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Masters Degrees (Biodiversity/Evolutionary Biology)

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    A herpetofaunal survey of Swaziland.
    (1992) Boycott, Richard Charlton.; Poynton, John Charles.
    The present report, based on a survey conducted over four years and on the accumulation of museum records, provides the most detailed documentation yet of the herpetofauna of Swaziland. One hundred and two new forms are recorded from the country bringing the total number of forms to 154, consisting of 44 amphibians and 110 reptiles. Up-to-date checklists of the amphibians and reptiles are presented and effectively indicate a rich and diverse herpetofauna. The biogeography of the Swaziland herpetofauna is discussed based on distribution records derived from collected specimens as well as reliable sight and audio records. Swaziland does not constitute a distinctive biogeographical unit. The present study indicates that the herpetofauna shows affinities with both the Afrotemperate and Afrotropical biomes. The traditional biogeographical classification in southern Africa, of the presence of a Cape temperate fauna and a tropical East African lowland fauna, is tested by means of a transect and is reinforced. It is also shown that Swaziland, together with Natal and southern Mozambique, forms an integral part of the tropical subtraction zone of south-east Africa. Amphibian diversity and species turnover in southern Africa are investigated by means of a transect from the east coast, through Swaziland, to the interior plateau, and a north to south transect down the eastern lowveld. The Dice-Sorenson Similarity index gives a value of 41% for the entire east-west transect and 89% for the north-south transect. The conservation status of the amphibians and reptiles of Swaziland is discussed. Conservation measures are proposed.
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    An avifaunal study of Pigeon Valley Park as a biogeographic island in an urban area with special reference to the Natal Robin (Cossypha natalensis Smith)
    (1992) Boon, Richard Graham Campbell.; Poynton, John Charles.
    Pigeon Valley Park, on Durban's Berea Ridge, is an approximately 10-ha remnant of coastal forest, which is totally surrounded by suburban housing and roads. As such it is ideal as a study area for investigating the applicability of the MacArthur-Wilson Theory of Island Biogeography (1963,1967) and Diamond's (1975) geometric reserve-design principles to fragmented Coastal Forests in Durban. This study began in January 1989 and the results are reported as at October 1992. Field notes from as far back as 1981 were used to augment the findings of the current work. Research focused on the forest-dwelling, Natal Robin Cossypha natalensis, and territory mapping showed that the reserve supports up to 53 individuals during the breeding season. An annotated checklist and its comparison to historical and regional checklists revealed where localised extinctions may have occurred, and thus identifies a set of coastal forest species which are susceptible to habitat fragmentation. Work on two potential dispersal corridors for bird movement into and out of the valley showed that the reserve is not yet fully isolated to most species which are currently present. On the other hand, there are some forest species which have isolated populations at Pigeon Valley Park, as well as others which do not seem able to establish and maintain viable populations. A set of 'indicator', forest bird species which are susceptible to habitat fragmentation, is defined. Practical management suggestions with the aim of increasing the long-term viability of the area as an avifaunal preserve, are presented.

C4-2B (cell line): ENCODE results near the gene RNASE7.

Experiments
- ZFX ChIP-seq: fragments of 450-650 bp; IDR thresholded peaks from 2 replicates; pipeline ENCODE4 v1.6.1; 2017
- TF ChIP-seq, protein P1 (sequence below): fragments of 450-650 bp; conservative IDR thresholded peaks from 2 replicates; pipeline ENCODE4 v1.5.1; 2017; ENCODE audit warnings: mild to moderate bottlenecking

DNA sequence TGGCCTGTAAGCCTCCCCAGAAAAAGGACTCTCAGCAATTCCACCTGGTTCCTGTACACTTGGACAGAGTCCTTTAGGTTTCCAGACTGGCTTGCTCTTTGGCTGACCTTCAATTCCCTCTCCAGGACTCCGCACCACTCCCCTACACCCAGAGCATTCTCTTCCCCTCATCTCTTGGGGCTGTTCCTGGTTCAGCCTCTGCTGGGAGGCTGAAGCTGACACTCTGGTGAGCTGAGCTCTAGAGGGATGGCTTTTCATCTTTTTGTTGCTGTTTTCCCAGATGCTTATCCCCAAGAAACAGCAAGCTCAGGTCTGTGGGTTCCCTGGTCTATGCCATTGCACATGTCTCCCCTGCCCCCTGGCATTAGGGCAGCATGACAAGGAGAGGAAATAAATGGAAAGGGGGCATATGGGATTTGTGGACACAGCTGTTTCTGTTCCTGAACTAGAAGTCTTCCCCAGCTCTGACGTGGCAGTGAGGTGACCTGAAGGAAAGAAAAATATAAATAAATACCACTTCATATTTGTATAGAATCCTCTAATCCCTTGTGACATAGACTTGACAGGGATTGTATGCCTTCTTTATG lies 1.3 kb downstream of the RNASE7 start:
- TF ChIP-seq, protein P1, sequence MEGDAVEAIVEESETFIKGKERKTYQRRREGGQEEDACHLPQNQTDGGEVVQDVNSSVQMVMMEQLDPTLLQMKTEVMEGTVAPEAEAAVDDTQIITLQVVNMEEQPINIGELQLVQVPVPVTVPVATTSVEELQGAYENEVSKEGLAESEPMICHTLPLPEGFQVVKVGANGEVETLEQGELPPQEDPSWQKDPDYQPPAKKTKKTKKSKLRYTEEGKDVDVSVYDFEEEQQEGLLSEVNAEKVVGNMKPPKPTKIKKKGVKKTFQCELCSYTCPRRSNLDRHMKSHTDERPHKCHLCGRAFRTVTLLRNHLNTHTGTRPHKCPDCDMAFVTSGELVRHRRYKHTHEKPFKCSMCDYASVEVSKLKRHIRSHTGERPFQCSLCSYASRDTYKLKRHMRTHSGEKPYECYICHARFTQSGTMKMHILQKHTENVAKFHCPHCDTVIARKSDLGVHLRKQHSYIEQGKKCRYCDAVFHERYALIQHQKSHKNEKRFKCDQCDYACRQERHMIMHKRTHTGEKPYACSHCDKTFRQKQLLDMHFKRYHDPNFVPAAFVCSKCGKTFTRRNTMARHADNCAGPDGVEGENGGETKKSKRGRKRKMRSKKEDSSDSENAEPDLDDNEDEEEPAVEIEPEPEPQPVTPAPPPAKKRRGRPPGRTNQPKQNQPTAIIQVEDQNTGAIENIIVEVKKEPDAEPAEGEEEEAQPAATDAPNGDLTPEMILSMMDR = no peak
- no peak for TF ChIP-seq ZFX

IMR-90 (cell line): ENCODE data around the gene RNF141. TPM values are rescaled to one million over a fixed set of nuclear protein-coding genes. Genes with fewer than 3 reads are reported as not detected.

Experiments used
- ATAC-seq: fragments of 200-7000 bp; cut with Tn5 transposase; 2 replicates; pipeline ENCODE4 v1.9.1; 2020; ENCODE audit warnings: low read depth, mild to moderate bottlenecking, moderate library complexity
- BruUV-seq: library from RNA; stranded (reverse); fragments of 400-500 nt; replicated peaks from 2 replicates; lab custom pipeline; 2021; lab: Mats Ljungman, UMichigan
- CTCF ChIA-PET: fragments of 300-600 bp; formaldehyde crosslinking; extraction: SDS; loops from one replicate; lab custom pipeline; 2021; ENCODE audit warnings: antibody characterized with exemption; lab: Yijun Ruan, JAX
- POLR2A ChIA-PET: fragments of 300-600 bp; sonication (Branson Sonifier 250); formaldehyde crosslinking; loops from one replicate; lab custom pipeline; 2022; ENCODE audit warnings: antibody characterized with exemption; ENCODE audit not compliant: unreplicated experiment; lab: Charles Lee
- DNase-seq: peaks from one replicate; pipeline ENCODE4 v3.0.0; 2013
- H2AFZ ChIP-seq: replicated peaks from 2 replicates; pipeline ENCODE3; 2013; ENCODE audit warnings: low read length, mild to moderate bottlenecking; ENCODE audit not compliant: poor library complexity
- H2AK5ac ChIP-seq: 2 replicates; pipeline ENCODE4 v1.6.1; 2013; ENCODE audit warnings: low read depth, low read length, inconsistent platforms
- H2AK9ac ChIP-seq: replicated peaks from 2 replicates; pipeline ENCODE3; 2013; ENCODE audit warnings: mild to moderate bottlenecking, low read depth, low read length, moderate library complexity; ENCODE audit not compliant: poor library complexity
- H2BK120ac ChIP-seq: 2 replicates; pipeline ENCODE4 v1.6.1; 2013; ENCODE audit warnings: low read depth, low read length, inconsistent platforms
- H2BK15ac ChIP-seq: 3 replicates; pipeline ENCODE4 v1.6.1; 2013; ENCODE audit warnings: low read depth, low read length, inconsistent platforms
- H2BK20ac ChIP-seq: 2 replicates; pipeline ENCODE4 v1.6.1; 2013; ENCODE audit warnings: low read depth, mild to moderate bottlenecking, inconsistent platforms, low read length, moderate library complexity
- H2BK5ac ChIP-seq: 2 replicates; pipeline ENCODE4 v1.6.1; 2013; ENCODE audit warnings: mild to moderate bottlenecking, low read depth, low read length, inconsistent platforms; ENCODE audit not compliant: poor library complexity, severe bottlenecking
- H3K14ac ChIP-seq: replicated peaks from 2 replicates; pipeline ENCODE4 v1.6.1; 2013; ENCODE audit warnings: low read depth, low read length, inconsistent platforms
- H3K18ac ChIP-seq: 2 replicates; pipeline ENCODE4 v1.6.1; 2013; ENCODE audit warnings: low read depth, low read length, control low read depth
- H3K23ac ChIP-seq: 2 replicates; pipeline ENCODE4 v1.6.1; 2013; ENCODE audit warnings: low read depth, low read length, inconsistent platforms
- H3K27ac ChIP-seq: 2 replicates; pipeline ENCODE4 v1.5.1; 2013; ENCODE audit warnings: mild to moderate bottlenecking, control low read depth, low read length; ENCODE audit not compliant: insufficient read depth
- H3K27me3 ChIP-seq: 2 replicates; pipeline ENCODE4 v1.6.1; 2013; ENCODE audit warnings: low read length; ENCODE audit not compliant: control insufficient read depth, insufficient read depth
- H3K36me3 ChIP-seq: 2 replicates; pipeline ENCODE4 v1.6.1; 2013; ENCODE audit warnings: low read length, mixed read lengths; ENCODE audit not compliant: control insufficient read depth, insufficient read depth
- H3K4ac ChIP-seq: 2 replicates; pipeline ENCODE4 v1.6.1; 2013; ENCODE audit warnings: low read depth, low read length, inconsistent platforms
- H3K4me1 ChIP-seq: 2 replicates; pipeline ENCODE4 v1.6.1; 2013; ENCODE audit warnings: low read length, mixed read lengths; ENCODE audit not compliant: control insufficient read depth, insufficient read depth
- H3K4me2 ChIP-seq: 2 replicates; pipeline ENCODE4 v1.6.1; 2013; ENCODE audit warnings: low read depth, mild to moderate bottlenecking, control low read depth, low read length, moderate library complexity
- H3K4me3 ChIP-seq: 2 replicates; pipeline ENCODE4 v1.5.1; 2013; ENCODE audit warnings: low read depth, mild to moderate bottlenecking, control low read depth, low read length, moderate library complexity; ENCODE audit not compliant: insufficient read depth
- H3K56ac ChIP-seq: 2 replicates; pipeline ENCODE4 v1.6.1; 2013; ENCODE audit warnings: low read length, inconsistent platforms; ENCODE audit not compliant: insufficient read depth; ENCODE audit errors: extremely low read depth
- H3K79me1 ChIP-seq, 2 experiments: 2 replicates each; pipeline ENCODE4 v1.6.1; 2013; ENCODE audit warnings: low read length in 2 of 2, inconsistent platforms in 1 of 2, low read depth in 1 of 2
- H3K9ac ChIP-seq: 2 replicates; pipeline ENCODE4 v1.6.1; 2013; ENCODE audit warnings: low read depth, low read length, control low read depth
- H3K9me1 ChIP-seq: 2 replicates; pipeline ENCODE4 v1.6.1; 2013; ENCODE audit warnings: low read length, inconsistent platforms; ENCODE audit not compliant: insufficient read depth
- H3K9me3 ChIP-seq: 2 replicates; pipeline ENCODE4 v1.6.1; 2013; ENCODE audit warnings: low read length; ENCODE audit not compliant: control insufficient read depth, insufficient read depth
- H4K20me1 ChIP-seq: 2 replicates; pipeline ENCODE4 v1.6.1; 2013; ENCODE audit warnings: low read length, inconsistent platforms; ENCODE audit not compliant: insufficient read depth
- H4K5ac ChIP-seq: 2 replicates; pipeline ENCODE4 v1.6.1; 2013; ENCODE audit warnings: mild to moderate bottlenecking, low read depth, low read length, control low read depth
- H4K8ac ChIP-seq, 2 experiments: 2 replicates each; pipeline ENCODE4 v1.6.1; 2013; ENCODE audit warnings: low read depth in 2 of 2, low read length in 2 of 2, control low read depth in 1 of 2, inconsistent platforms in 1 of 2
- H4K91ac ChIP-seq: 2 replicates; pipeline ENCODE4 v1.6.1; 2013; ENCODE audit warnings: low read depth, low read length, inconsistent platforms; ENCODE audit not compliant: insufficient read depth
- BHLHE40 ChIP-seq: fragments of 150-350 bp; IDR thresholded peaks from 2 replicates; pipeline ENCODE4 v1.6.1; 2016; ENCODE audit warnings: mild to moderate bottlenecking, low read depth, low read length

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    Animal model studies on the antelope schistosomes, Schistosoma margrebowiei and S. leiperi, with particular reference to their proposed role in limiting the distribution of human intestinal schistosomiasis.
    (1992) Dettman, Charles David.; Schutte, Chris H. J.; Huckett, Barbara Isobel.